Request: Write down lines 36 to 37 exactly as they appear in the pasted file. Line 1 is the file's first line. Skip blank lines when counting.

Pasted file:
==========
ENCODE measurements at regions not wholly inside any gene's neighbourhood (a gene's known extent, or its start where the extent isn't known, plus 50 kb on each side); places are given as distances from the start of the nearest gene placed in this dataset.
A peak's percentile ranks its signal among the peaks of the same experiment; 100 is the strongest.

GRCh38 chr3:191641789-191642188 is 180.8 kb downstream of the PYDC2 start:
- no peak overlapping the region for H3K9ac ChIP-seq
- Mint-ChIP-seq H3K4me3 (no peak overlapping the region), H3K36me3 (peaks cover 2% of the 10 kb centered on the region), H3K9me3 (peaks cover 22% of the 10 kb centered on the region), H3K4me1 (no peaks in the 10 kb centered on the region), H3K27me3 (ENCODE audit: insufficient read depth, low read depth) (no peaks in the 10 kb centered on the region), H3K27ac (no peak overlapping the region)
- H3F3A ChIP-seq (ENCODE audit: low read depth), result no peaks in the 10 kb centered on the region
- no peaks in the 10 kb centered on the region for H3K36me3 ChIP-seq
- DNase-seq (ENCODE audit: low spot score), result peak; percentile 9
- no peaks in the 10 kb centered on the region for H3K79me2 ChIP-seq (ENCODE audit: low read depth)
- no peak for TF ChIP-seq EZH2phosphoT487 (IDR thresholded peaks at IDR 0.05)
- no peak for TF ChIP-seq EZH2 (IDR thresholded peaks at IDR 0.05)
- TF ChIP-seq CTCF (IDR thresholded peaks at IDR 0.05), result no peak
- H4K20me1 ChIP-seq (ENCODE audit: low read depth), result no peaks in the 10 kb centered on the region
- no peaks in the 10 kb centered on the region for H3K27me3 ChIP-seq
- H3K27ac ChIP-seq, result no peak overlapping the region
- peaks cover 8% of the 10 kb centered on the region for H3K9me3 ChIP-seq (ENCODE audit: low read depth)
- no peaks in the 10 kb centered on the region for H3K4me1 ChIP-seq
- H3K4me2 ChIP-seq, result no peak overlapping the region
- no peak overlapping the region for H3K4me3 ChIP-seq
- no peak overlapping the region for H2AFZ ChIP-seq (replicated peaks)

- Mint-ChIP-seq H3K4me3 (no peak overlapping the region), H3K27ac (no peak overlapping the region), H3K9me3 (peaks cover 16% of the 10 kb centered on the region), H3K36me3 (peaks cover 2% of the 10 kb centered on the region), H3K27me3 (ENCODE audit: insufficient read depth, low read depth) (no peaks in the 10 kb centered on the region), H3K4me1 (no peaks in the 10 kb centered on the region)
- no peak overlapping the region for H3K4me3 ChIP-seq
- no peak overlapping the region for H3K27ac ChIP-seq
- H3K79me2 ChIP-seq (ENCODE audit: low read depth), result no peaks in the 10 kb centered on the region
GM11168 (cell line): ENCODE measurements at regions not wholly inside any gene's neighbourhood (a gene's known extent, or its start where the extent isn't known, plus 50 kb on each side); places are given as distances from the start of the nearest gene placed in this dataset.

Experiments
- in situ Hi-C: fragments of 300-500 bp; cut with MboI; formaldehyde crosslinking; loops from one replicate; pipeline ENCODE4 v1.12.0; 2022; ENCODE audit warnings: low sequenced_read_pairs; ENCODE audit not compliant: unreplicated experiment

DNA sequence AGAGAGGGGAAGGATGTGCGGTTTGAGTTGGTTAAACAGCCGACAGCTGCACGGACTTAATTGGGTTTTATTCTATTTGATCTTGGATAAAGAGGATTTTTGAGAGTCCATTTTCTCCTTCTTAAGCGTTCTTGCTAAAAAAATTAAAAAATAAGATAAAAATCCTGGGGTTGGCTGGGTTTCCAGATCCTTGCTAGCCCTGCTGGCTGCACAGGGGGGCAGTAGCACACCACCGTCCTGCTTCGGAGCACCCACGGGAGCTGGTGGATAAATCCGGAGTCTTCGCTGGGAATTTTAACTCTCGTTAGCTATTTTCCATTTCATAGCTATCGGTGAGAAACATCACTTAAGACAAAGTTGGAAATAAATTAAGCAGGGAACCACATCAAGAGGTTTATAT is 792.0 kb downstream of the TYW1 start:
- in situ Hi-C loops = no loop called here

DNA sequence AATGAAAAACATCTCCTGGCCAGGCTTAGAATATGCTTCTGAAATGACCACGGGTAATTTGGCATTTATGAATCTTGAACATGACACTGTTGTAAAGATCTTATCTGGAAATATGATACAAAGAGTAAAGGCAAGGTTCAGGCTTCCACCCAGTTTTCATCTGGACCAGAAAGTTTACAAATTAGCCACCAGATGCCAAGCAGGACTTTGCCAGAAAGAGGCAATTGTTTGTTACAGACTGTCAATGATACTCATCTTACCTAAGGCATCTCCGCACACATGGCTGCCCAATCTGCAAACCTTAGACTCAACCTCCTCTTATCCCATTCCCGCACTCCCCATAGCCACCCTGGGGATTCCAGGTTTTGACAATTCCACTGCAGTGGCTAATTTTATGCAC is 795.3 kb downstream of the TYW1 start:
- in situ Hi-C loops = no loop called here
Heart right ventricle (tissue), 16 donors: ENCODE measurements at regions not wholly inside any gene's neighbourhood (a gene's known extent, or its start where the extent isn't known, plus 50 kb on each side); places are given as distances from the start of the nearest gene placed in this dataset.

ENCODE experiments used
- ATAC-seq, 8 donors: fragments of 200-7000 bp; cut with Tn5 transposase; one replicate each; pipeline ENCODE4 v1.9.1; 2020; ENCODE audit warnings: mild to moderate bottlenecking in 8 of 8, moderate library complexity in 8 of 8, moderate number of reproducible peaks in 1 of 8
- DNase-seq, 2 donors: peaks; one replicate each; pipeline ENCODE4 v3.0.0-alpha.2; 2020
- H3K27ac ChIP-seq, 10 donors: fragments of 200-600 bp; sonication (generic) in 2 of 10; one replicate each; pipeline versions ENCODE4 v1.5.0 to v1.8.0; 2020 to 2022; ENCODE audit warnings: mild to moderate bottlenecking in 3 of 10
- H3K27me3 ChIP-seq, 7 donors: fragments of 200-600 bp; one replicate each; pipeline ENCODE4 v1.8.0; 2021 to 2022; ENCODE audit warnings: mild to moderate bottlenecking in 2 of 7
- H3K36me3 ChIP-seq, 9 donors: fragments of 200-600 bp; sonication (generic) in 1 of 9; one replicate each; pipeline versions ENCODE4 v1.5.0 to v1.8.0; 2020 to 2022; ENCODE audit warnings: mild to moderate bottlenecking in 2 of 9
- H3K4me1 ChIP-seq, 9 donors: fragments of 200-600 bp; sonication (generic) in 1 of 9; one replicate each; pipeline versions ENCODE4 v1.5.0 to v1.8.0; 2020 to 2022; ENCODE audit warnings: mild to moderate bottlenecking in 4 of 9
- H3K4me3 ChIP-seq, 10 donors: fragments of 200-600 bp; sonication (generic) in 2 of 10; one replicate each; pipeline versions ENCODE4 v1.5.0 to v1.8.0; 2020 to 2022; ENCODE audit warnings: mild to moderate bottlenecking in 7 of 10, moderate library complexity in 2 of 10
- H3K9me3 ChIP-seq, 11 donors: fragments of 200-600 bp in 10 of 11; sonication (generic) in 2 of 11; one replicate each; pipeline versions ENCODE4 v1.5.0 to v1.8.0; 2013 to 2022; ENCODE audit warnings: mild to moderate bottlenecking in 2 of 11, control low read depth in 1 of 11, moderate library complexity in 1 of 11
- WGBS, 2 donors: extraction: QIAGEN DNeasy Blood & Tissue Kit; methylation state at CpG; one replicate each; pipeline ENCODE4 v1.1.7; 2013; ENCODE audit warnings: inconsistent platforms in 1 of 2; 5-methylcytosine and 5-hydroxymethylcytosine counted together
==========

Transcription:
- H3K27ac ChIP-seq, 10 donors: fragments of 200-600 bp; sonication (generic) in 2 of 10; one replicate each; pipeline versions ENCODE4 v1.5.0 to v1.8.0; 2020 to 2022; ENCODE audit warnings: mild to moderate bottlenecking in 3 of 10
- H3K27me3 ChIP-seq, 7 donors: fragments of 200-600 bp; one replicate each; pipeline ENCODE4 v1.8.0; 2021 to 2022; ENCODE audit warnings: mild to moderate bottlenecking in 2 of 7